Who has the greater sin?
Listening to the passion narrative being read yesterday, something I've noticed before struck me again. Jesus is answering Pilate. But who is "he who delivered me"?"Jn 19:11 Jesus answered, “You would have no power at all against me, unless it were given to you from above. Therefore he who delivered me to you has greater sin.” this is from WEB version to avoid copyright problems
The obvious answer is Caiaphas and the members of the Sanhedrin who have brought Jesus before Pilate because they want him killed. Another possibility is Judas. Several commentaries refer to this ambiguity. Some say that Caiaphas bears more responsibility than Pilate because he should have known better. Pilate, being merely an ignorant pagan, can't be expected to know what this is all about.
Jesus's previous sentence, though, hints at a possible further ambiguity, something that none of the commentaries seem to mention.
Neither Pilate nor Caiaphas, nor the Sanhedrin have any power unless it was given to them from above. Having been given that power, both Pilate and the members of the Sanhedrin are, of course, personally answerable for how they use it. Augustine takes the line that others also being guilty doesn't let Pilate off,
However, is Jesus hinting that the Father also bears responsibility? By giving free will to human beings, does God share with us some of the responsibility for what we do with it? Jesus knows that he has to be crucified and to die. Is he hinting in the words, "unless it was given to you from above" that God isn't just the only one who can deal with the situation, but that he is bound into how it arose in the first place. Are the late Sydney Carter's words"And therefore the truth-speaking teacher does not say, “Only the one who delivered me to you has sin,” as if the other had none. Rather, he says that he “has the greater sin,” letting him understand that Pilate himself was not exempt from blame. The sin of the latter is not reduced to nothing because the other sin is greater. "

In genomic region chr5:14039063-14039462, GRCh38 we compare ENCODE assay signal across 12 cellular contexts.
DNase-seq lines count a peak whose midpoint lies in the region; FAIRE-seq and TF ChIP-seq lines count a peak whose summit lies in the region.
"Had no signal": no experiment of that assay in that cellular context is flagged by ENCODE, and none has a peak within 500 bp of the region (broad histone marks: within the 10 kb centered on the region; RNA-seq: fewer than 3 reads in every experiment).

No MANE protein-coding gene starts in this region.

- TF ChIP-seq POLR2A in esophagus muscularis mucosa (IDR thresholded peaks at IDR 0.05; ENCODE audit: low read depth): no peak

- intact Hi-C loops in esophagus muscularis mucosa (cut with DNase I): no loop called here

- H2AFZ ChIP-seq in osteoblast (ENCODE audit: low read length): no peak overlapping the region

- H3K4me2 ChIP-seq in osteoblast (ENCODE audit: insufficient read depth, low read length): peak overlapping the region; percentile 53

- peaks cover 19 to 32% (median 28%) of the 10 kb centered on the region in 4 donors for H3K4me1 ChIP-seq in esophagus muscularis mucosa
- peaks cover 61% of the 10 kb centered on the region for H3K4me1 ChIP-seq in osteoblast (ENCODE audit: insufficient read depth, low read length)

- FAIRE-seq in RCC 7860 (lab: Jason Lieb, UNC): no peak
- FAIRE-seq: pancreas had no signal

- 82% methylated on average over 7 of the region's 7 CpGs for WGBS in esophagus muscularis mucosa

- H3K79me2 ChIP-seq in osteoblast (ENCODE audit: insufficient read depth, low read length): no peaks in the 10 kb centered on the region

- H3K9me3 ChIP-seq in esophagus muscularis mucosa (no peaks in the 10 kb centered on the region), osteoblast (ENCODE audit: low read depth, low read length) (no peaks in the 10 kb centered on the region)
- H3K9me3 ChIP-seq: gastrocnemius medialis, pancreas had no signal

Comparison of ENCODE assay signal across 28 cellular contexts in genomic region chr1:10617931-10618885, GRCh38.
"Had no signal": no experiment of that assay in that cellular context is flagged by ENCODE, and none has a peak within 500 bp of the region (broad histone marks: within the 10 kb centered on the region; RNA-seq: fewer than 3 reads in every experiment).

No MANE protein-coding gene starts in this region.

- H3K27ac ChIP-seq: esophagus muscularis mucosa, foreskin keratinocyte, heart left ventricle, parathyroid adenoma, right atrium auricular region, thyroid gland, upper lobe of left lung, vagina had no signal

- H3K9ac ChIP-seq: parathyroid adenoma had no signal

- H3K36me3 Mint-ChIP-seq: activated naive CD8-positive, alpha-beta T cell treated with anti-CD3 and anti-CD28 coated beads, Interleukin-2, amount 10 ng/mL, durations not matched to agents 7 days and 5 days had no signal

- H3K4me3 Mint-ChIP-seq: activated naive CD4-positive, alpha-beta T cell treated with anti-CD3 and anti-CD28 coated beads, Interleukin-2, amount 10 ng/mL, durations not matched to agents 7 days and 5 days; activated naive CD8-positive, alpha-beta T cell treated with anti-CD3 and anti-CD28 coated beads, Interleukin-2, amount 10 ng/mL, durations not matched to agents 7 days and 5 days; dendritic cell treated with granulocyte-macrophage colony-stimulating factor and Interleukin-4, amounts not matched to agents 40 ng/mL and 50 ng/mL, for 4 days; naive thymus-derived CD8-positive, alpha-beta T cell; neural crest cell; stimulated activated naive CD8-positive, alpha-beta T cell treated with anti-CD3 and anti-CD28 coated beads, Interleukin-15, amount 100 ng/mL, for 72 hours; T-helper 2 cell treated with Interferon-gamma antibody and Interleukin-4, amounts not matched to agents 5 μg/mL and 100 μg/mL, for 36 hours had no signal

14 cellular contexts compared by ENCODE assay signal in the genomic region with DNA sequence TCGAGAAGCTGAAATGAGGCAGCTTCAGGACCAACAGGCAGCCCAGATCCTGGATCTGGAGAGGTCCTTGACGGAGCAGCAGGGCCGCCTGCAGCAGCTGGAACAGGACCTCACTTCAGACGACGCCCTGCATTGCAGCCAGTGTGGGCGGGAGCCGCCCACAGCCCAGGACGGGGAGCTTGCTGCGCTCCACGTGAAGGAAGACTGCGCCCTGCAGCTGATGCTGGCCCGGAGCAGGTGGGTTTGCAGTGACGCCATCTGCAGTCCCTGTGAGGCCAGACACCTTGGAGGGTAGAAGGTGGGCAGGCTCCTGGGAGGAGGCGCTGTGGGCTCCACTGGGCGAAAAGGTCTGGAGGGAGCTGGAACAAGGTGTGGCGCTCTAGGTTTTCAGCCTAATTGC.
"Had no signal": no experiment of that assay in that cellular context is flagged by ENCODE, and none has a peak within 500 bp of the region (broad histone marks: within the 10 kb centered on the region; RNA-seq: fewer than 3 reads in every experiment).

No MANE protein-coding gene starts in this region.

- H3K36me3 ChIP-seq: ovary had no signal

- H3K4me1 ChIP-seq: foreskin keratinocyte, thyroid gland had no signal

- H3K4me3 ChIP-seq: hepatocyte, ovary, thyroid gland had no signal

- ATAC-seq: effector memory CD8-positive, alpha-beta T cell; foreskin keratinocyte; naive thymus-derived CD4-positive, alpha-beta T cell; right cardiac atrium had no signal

hinting at something more profound, challenging and mysterious than we think?"It's God they ought to crucify"
If there's anything in this, does it have any bearing on how we see atonement?
Am I just being over-subtle? Or is this a temptation to heresy - and if so which one?